Sunday, February 12, 2017

How to Spend 72 Hours in Vienna

An intellectual visit to Austria's capital 

I spoke to a few friends who have visited Vienna before to get an idea of what to expect—they all unanimously said that it was a beautiful city, but there wasn't much to do beyond a few days.

My expectations were lowered, only to discover that Vienna has so much to offer the curious visitor. The Austro-Hungarian Empire may be long gone, but traces of Vienna's historical opulence survive in the city's urban architecture and artistic circles.

Steph and I were ambitious in our sightseeing while we were in Vienna—we covered a lot of ground during the three days and two nights we stayed despite the cold and the snow.

Getting There

I took the CAT train from the airport and it was very easy to figure out. It arrives every half an hour and takes 16 minutes to reach the city center via Landstrasse. I bought a 72-hour Vienna pass for all public transportation so that I didn't have to worry about constantly buying tickets throughout my stay. With that being said, we ended up walking to most places and probably could have gotten away with the 48-hour pass instead.

Where to Stay

We booked our stay at Wombats City Hostel by the Naschmarkt. We booked our room on the top floor that offered an amazing view of the Naschmarkt and the main street by the hostel, Linke Wienzeile. Two buildings by city architect Otto Wagner—The Majolikahaus at 40 Linke Wienzeile and 38 Linke Wienzeile, which stands out with gold accents—are prime examples of art nouveau or jugendstil.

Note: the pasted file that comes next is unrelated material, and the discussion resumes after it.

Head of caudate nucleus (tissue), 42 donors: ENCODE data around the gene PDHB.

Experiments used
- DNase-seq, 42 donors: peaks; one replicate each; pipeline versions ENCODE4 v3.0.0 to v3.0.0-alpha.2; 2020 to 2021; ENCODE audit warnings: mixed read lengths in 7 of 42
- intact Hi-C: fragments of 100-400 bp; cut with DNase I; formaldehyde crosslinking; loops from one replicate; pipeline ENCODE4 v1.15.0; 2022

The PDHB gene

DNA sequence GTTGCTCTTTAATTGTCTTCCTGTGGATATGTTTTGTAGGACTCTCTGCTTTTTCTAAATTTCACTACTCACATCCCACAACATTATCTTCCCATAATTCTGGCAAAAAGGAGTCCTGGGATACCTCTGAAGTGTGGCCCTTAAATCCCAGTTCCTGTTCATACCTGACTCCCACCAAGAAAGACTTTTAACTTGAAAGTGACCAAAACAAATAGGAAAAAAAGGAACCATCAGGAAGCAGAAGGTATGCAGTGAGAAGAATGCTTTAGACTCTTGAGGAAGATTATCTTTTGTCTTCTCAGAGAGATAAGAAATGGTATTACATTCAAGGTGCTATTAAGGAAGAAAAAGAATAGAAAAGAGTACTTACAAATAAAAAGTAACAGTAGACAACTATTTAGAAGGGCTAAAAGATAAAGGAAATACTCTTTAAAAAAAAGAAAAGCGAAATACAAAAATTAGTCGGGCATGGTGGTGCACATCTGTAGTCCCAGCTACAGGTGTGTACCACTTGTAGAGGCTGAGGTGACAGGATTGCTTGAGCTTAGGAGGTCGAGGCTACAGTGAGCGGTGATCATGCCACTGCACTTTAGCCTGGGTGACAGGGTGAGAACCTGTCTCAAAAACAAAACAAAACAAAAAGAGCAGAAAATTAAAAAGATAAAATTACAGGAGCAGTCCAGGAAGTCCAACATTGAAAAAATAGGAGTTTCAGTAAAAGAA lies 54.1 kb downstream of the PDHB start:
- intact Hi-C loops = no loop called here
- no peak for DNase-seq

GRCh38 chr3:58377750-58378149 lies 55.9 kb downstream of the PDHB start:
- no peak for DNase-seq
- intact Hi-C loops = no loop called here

Sightseeing Checklist

Many of the attractions in Vienna suit a variety of different people. We didn't make it a number of popular attractions recommended by —Belvedere Palace, Schonbrunn Palace, Prater, etc.—but we felt accomplished in taking our time and enjoying what we did visit.

This just means we need to come back to Vienna in the summer to check out the palace gardens and outdoor parks.



Kunsthistorisches Museum

Hofburg, Sisi Museum, Kaiserappartements


Freud Museum


Breakfast, Lunch, Dinner 

Similar to how writers and artists would congregate at cafes in Paris, cafes also have a historical significance and cultural relevance in Viennese culture. The cafe is a place to read the newspaper and drink your morning coffee or enjoy a midday beer with schnitzel and linger until the early evening. Regardless of how old-fashioned or modern a cafe is, the most important thing is that you experience what it feels like to take your time and enjoy the moment.

Cafe Sperl

Cafe Dreschler


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